When you do begin composting, it’s important to understand how it works, and how to maintain it. To really stay eco-friendly, pick a bin made from natural materials, such as lumber, stone, or ceramic, rather than a plastic bin. It’s also a good idea to learn the differences between aerobic and anaerobic composting, and how you can ensure you’re doing the right one.

3. Pick eco-friendly materials

Sustainable materials can be used for anything within your garden, from furniture to plant pots. It’s even better if these are locally sourced and manufactured, as this drastically reduces the carbon footprint. Materials like clay, cob (clay and straw), oak, wooden logs, or recycled products are all great investments for your garden.

Rather than growing your plants in plastic pots, consider biodegradable planters such as egg cartons. You can even get pots made from coir (coconut husks), which last about a year before they go ‘hairy’, or a few months if you use them as planters. This goes for other garden accessories too—for example, favour a metal watering can over plastic.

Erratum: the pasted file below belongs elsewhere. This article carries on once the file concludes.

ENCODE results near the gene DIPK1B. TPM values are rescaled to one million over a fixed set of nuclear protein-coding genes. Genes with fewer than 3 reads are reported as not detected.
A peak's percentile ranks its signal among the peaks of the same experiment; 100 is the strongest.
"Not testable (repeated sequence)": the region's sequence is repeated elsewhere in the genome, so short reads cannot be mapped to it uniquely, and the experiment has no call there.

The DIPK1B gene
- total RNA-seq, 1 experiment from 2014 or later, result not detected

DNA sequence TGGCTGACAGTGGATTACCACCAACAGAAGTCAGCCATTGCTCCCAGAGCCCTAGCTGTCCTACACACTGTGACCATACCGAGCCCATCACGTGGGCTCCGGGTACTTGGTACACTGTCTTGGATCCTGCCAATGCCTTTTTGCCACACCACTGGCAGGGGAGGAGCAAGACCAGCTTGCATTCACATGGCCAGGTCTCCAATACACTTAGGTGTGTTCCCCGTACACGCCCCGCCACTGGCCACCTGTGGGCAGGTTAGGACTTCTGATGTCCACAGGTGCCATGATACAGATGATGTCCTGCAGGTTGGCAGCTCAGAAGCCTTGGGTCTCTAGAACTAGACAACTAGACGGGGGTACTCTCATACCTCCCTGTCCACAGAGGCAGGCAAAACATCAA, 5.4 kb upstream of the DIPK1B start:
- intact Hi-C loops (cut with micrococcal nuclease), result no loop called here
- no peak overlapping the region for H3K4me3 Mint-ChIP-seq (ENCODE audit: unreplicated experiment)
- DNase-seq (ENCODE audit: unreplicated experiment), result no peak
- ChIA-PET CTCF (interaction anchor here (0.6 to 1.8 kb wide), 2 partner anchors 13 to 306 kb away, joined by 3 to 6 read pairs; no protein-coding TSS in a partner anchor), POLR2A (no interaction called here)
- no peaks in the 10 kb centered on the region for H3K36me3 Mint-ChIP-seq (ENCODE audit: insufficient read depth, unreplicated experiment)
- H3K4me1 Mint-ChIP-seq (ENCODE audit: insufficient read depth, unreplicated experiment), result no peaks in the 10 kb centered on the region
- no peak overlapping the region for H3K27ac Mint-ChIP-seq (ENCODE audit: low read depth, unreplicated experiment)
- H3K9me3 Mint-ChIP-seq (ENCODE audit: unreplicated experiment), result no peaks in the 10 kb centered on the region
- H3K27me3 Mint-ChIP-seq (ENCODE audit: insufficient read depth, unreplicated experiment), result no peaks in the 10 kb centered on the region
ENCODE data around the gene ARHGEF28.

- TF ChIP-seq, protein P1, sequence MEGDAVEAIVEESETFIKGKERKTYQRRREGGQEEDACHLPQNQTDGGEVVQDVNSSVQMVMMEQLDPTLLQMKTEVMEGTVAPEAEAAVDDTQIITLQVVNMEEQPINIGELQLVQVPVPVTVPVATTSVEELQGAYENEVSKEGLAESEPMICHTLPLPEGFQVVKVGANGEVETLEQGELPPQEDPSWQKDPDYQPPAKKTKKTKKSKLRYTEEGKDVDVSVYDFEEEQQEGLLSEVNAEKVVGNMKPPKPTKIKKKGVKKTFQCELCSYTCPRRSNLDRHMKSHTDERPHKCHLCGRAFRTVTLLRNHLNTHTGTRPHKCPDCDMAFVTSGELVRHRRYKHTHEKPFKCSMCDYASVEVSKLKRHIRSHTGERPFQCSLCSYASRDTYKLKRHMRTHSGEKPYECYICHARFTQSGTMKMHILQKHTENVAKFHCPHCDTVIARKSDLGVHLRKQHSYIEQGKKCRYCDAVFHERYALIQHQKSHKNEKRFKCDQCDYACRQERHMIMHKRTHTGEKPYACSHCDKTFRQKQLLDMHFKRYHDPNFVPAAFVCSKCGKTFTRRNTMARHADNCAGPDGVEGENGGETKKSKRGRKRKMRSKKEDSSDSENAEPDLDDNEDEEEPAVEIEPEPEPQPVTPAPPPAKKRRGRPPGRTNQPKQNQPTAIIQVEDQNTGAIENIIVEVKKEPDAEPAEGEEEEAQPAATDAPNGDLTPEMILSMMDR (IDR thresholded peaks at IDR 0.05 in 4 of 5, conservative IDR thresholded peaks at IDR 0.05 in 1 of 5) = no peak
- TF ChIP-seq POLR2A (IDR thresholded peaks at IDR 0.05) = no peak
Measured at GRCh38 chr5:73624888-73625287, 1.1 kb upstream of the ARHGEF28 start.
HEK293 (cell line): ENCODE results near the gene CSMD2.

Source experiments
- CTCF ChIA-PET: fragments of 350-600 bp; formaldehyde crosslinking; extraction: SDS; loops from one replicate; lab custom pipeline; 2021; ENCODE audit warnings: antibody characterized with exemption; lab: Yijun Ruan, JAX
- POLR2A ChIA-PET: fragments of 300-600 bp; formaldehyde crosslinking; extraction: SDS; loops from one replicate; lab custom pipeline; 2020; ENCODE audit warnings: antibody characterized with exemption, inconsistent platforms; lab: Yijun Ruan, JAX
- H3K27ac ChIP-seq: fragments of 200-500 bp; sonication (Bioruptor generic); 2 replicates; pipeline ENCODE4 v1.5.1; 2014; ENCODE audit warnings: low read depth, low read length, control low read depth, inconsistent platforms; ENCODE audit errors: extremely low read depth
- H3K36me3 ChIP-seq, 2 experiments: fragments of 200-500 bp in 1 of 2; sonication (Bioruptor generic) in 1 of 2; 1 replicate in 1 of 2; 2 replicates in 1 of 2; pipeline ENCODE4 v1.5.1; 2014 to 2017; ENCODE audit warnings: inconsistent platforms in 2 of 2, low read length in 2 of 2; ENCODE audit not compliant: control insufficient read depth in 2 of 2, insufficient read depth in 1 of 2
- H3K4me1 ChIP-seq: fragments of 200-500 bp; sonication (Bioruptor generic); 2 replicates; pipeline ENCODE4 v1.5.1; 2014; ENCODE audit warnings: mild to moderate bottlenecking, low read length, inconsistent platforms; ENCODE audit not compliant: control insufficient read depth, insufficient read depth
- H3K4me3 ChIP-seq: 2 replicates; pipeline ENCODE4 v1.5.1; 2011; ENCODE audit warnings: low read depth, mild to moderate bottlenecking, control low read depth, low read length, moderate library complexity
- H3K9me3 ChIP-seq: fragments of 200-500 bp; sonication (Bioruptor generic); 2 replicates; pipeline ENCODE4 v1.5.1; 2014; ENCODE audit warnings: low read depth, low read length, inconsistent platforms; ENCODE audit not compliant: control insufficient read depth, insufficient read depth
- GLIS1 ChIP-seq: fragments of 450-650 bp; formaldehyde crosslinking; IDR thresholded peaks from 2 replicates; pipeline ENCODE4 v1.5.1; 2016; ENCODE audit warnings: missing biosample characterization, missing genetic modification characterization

It’s also recommended that you use rainwater to water your plants and grass as it’s generally softer than tap water. Plants prefer rainwater as it contains less calcium and chlorine, ultimately making it healthier for them. Harvest your rainwater using a water butt, which you can rely on during the summer or any periods of drought.

4. Attract wildlife to your garden

There is no denying that having a variety of wildlife in your garden is an excellent way to boost your own ecosystem and become more eco-friendly. While there are plenty of insects which are harmful to plants—like greenflies, which weaken them as they grow—you can attract more helpful wildlife. Although many are beginning to grow immune to traditional pesticides, attracting the “good” bugs to your garden can keep the numbers of the “bad” ones in check.

Soldier beetles, for example, love eating greenflies, and planting goldenrod or hydrangeas in your garden can attract these beetles, who then feed on the aphids to protect your plants. Similarly, ground beetles prey on slugs and snails, which may be munching on the leaves of your veggies. Give them an ideal home by planting some perennials, like rhubarb. Having wildlife throughout your garden also aids the pollination of wild plants.